SAHARA REPORTERS [off camera]: You still don't get the question I'm asking; I'm asking you a question that I expect you to answer, not to insult me back.
MINISTER OJO MADUEKWE: You don't deserve an... you don't deserve an answer. [Sits back, smiles and looks around.]
SAHARA REPORTERS [off camera]: You, you have to answer me because you are the one who has called us here to come and insult us with this whole rigamarole about how the Nigerian...
MINISTER OJO MADU.EKWE: [Gestures.] Is anybody in charge of this place?
SAHARA REPORTERS [off camera]: What do you mean, everybody [sic] is in charge of this place?
MINISTER OJO MADU.EKWE: [Points around.] Is anybody in charge of this...?
SAHARA REPORTERS [off camera]: What are you trying -- this is not Nigeria. You answer the question and forget about harassing me.
Matthew LEE (Sr. Reporter, Inner City Press) [off camera]: All right, I guess I will intervene. [Laughs.] Yeah, OK.
MINISTER OJO MADU.EKWE: [Smiles and nods, looking around the room with relief and satisfaction.]
Matthew LEE (Sr. Reporter, Inner City Press) [off camera]: I'll only intervene in this way. What I'll do is I'm gonna ask -- as I understand it -- ask you a question, you know?
SAHARA REPORTERS [off camera]: Yes, yes, he should answer my question.
Matthew LEE (Sr. Reporter, Inner City Press) [off camera]: OK, all right, and then, then we'll move on from that. I guess the question, I guess, I'm just, it's not to rephrase it, and I understand, I understand that, that you were offended by how it was asked. And I guess, I mean, I asked at the stake-out how, when you had last spoken to the President...
MINISTER OJO MADU.EKWE: [Points finger.] I"ll answer your own question, don't ask his own. [Points at Sahara Reporters.]
Matthew LEE (Sr. Reporter, Inner City Press) [off camera]: No, you won't, you will not. I understand...
MINISTER OJO MADU.EKWE: Don't ask his own. [Points at Sahara Reporters.]
Matthew LEE (Sr. Reporter, Inner City Press) [off camera]: No, no, but I guess the, but I mean, to me there IS a question of...
MINISTER OJO MADU.EKWE: Is it your question?
Matthew LEE (Sr. Reporter, Inner City Press) [off camera]: It is my question.
MINISTER OJO MADU.EKWE: If it is your question, go ahead and ask it and I will answer it...
Matthew LEE (Sr. Reporter, Inner City Press) [off camera]: OK, right...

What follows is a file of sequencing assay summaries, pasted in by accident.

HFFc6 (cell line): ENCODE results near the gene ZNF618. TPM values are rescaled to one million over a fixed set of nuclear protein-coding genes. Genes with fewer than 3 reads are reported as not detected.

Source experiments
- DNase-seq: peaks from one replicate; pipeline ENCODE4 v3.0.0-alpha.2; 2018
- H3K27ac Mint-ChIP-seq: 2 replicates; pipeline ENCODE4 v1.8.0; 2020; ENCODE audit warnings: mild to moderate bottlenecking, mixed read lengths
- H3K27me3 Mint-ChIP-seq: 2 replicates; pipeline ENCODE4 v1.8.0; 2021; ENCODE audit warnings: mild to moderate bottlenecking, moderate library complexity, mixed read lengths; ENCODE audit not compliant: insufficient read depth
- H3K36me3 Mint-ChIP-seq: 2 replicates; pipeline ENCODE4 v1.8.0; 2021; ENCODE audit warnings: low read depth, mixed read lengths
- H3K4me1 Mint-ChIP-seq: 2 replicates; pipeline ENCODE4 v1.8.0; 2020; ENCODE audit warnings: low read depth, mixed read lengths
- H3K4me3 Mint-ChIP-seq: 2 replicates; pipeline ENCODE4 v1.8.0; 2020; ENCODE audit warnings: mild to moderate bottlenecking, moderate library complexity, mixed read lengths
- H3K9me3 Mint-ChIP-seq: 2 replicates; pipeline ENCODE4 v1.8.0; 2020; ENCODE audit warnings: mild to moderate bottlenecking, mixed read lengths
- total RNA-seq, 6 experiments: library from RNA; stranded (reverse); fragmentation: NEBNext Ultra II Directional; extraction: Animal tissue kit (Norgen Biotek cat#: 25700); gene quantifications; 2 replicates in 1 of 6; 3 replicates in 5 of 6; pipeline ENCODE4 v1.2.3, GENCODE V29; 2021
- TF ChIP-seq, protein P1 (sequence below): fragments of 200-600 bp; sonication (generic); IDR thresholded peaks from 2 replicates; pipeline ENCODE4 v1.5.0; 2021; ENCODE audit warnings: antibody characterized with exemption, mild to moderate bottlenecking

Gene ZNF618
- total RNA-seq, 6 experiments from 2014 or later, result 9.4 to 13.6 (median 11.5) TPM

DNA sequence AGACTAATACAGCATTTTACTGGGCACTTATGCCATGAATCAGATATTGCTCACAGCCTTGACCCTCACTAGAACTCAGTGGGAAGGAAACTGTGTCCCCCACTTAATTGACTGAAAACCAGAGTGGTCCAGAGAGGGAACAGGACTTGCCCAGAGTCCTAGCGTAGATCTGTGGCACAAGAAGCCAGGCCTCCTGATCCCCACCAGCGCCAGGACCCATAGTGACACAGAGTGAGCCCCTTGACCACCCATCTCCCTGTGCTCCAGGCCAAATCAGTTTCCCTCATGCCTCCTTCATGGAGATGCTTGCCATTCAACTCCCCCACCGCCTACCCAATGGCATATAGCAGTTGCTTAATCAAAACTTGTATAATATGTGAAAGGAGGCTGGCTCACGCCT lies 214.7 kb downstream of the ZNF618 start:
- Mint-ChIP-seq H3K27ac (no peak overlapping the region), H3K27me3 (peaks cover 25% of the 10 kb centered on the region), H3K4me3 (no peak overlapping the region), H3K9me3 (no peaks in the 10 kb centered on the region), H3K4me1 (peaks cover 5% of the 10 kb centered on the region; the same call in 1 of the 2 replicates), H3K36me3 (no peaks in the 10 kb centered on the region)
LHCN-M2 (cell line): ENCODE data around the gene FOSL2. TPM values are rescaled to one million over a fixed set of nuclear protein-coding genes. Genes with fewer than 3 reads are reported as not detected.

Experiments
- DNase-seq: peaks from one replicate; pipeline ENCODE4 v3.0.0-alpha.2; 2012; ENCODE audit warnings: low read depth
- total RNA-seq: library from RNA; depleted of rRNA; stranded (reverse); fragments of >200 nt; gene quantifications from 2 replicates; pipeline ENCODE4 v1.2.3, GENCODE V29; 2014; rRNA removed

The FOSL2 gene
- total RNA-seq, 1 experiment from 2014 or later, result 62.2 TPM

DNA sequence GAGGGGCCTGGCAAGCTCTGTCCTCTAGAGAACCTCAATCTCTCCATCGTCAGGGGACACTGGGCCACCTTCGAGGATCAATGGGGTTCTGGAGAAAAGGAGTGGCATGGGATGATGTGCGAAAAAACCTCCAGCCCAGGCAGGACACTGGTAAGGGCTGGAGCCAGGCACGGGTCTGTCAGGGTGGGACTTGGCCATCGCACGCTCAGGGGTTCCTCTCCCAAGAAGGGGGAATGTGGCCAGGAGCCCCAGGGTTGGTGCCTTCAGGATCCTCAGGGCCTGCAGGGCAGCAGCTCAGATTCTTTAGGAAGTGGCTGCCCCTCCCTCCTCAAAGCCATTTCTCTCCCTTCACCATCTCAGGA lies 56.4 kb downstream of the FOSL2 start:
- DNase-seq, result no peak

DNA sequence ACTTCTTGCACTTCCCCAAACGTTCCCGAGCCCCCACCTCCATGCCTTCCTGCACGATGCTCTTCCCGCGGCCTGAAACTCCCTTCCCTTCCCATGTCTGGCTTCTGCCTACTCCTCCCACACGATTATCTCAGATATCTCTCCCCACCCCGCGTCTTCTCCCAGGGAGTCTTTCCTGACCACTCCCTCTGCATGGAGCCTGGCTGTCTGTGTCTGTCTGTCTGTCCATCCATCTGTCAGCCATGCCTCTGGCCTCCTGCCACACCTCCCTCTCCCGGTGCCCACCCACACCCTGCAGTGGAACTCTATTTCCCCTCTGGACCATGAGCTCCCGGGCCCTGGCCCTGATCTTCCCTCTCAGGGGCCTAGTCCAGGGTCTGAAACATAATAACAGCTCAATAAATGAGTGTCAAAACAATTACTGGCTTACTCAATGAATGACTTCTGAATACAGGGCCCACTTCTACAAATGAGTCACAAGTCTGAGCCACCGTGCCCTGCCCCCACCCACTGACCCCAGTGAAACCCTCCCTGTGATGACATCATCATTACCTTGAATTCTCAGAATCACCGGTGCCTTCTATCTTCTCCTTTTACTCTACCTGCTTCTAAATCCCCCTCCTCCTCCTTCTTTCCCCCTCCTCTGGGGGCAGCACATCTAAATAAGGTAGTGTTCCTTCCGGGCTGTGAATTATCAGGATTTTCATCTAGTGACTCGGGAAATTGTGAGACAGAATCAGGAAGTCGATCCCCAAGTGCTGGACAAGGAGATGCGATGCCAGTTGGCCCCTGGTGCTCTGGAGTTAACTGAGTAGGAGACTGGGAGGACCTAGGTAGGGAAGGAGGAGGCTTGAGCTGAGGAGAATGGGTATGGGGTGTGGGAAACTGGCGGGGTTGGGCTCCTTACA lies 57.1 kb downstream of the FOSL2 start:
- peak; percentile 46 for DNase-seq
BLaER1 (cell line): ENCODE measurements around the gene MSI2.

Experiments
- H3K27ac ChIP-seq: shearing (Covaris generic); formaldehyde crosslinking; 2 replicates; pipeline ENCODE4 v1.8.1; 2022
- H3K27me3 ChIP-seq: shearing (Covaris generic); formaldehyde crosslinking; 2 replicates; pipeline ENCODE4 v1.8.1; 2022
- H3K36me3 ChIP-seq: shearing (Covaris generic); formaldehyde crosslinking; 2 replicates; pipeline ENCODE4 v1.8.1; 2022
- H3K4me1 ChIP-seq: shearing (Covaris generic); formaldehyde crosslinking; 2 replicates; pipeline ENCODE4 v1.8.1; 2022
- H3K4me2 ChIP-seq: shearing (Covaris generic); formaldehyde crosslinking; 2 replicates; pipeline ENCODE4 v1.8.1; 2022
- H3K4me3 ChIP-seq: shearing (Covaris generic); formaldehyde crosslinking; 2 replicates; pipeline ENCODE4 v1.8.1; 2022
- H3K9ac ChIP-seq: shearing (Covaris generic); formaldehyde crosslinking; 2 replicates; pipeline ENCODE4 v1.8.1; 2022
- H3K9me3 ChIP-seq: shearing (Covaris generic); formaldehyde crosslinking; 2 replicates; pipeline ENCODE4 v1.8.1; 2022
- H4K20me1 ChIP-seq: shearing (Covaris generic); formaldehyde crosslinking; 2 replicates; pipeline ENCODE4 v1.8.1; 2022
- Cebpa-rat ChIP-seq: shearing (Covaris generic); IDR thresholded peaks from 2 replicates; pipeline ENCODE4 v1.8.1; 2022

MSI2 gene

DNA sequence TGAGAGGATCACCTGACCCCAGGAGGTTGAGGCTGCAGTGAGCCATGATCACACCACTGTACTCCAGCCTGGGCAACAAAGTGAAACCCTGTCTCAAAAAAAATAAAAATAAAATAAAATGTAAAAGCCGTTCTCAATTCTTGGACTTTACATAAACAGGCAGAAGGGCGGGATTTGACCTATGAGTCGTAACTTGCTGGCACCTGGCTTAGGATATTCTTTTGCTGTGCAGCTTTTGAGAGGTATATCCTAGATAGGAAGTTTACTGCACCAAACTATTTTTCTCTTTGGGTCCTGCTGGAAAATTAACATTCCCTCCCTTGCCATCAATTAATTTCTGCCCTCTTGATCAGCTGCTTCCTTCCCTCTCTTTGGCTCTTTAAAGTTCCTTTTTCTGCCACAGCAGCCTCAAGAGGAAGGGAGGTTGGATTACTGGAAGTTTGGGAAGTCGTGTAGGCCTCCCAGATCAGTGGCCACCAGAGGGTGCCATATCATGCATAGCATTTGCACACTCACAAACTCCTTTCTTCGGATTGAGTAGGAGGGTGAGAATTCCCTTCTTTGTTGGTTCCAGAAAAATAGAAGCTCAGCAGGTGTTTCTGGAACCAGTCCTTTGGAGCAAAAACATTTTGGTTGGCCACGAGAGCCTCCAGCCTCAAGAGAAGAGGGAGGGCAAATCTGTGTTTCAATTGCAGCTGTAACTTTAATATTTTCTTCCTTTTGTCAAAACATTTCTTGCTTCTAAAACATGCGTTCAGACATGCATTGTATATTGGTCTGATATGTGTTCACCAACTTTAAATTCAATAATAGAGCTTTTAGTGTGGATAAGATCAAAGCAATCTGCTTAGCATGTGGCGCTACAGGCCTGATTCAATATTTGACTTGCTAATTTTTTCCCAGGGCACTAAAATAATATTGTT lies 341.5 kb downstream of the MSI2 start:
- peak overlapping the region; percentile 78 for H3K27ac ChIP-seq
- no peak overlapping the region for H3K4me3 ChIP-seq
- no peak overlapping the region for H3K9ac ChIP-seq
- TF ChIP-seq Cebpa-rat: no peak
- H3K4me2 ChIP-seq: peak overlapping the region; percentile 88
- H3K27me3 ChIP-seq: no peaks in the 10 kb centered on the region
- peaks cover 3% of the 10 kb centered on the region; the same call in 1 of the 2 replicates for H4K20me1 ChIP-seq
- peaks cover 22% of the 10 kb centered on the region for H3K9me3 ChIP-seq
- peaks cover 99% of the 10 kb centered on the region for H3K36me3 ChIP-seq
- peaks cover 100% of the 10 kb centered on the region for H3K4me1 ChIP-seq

MINISTER OJO MADU.EK(W)E: ...but I will not answer his... [Points again at Sahara Reporters.]
Matthew LEE (Sr. Reporter, Inner City Press) [off camera]: My question, my question would be if -- and I heard the same interview on BBC -- if for these reasons you haven't spoken with the President...
MINISTER OJO MADU.EKWE: He is a very miserable fellow. [Points again at Sahara Reporters.]
SAHARA REPORTERS [off camera]: Don't insult me, Minister. Why would you say I'm miserable? Because I'm exercising my right as a Nigerian to ask you a question.
MINISTER OJO MADU.EKWE: You are very miserable.
SAHARA REPORTERS [off camera]: You have been doing this for too long. You can't be insulting me. What do you mean I'm miserable? I think it is you that is miserable.
MINISTER OJO MADU.EK(W)E: [Gestures to Sahara Reporters.] Come to Nigeria and help sort out the place. Why are you...?
SAHARA REPORTERS [off camera]: Why what? Why what? And it is going to be a matter of time...
Matthew LEE (Sr. Reporter, Inner City Press) [off camera]: All right, I still, I'm gonna rephrase the question so he can answer it.
SAHARA REPORTERS [off camera]: Thank you.
Matthew LEE (Sr. Reporter, Inner City Press) [off camera]: It may, sadly, I'm told by a colleague that it may be the last question because you have to go to the airport, but I will ask it, and hopefully we'll get an answer.
SAHARA REPORTERS [off camera]: Thank you.
Matthew LEE (Sr. Reporter, Inner City Press) [off camera]: I had some Darfur questions too, but we'll stick with this one. If, if both legally and just sort of in a common sense way, in the way that most ministers take their direction from, you know, from their president or prime minister, if you haven't spoken with the President since he's been in Saudi Arabia, do you -- what do you say to those that say that you're, that you don't have a mandate? You said that you're "on autopilot"...
MINISTER OJO MADU.EKWE: [Minister looks at his handheld device.]